Native Americans and Astronomy Education

For many Native Americans the stars, moon and planets play an important part in their culture. As well the land, particularly mountains are often held as sacred. About 50 years ago it was deemed important to have a national observatory for the United States. Sites were evaluated and one was chosen near Tucson, Arizona.

Kitt Peak is the second most important mountain to the Tohono O’odham Nation of Southern Arizona. It lies on their land, east of their capitol, Sells, AZ. The leadership was not too sure about allowing a bunch of white scientists to build large telescopes on this sacred mountain. In an historic meeting the tribal leaders were allowed to view their familiar heavens through a 36 inch telescope at Steward Observatory on the University of Arizona Campus. This proved to be the tipping point as their tribal council granted permission for the observatory to be built on the mountain and remain “as long as only astronomy research was conducted.”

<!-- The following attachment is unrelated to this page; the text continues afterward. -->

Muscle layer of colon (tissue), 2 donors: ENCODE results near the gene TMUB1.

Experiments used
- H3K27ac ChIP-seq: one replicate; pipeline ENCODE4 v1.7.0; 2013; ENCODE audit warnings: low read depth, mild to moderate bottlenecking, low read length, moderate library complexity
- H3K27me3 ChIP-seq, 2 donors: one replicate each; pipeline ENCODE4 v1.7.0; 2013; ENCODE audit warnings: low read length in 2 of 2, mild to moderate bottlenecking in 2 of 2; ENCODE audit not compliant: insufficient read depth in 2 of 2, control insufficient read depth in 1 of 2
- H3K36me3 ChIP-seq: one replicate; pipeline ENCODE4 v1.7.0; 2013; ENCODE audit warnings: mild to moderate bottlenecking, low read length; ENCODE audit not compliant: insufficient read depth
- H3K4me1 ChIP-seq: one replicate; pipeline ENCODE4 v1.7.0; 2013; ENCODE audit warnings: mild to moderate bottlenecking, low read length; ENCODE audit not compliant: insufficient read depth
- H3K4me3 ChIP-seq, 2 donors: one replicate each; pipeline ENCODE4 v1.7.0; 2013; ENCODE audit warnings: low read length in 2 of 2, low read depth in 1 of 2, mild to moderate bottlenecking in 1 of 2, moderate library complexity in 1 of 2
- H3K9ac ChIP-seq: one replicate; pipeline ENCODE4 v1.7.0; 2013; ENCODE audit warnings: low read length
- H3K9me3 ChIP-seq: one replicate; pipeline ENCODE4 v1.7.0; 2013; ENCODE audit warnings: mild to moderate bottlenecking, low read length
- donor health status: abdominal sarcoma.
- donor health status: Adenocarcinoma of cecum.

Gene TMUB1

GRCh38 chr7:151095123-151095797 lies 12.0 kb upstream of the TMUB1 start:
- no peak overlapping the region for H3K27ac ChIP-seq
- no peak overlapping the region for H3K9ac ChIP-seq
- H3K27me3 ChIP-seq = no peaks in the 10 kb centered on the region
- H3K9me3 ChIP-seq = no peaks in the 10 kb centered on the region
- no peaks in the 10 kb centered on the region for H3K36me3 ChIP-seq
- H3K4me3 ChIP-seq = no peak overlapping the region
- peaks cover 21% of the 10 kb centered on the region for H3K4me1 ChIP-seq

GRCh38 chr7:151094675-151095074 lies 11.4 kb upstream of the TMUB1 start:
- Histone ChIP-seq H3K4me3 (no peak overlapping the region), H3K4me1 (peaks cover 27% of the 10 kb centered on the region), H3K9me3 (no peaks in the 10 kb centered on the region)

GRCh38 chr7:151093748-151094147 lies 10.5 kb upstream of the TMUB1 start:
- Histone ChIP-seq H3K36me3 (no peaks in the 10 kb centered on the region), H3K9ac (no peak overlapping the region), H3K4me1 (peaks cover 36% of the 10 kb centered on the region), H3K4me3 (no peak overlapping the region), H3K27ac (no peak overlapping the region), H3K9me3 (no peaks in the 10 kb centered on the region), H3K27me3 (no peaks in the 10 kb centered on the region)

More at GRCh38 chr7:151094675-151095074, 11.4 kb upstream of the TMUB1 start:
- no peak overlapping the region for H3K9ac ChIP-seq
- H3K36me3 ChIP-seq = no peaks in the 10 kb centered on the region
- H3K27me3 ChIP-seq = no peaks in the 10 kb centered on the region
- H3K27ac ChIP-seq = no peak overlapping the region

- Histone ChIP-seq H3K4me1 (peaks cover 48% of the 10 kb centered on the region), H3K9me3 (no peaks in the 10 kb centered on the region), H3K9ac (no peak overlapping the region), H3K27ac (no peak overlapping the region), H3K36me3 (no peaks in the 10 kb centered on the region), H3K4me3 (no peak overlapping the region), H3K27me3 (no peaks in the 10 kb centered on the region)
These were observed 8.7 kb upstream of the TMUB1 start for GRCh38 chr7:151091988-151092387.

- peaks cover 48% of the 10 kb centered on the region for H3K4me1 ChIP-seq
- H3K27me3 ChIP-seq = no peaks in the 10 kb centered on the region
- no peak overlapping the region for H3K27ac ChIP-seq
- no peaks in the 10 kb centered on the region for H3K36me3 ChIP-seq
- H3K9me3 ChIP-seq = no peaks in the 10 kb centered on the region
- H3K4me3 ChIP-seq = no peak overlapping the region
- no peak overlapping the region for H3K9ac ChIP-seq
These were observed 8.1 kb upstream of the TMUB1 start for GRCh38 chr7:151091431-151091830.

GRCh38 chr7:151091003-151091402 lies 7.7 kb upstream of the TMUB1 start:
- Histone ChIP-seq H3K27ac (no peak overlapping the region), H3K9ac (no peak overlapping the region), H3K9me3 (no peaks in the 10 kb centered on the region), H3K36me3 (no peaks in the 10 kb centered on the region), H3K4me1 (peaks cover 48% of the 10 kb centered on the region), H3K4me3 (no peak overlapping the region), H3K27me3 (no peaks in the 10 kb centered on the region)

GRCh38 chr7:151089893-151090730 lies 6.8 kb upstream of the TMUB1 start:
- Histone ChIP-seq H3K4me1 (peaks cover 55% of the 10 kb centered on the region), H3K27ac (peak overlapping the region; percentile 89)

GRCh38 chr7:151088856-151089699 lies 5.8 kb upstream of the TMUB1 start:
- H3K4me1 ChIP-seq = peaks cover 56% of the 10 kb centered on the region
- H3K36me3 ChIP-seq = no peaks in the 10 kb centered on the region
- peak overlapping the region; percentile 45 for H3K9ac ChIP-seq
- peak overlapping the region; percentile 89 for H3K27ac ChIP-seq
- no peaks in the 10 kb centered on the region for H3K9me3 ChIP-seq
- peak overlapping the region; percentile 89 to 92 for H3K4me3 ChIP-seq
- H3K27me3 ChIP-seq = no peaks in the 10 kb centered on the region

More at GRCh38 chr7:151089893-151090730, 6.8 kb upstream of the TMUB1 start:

In the past 50 years both the Tohono O’odham and the scientists have benefited from the relationship. One such benefit is the collection of a variety of resources that may prove to be useful to astronomy outreach providers and teachers of Native Americans. Today that project goes live on the web.

Resources for Astronomy Outreach Providers and Teachers of Native Americans is XHTML 1.0 Strict with valid CSS, and not a TABLE in sight.


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In which Mark announces one of the sites that has been keeping him busy lately...

July 27, 2004 | web standards

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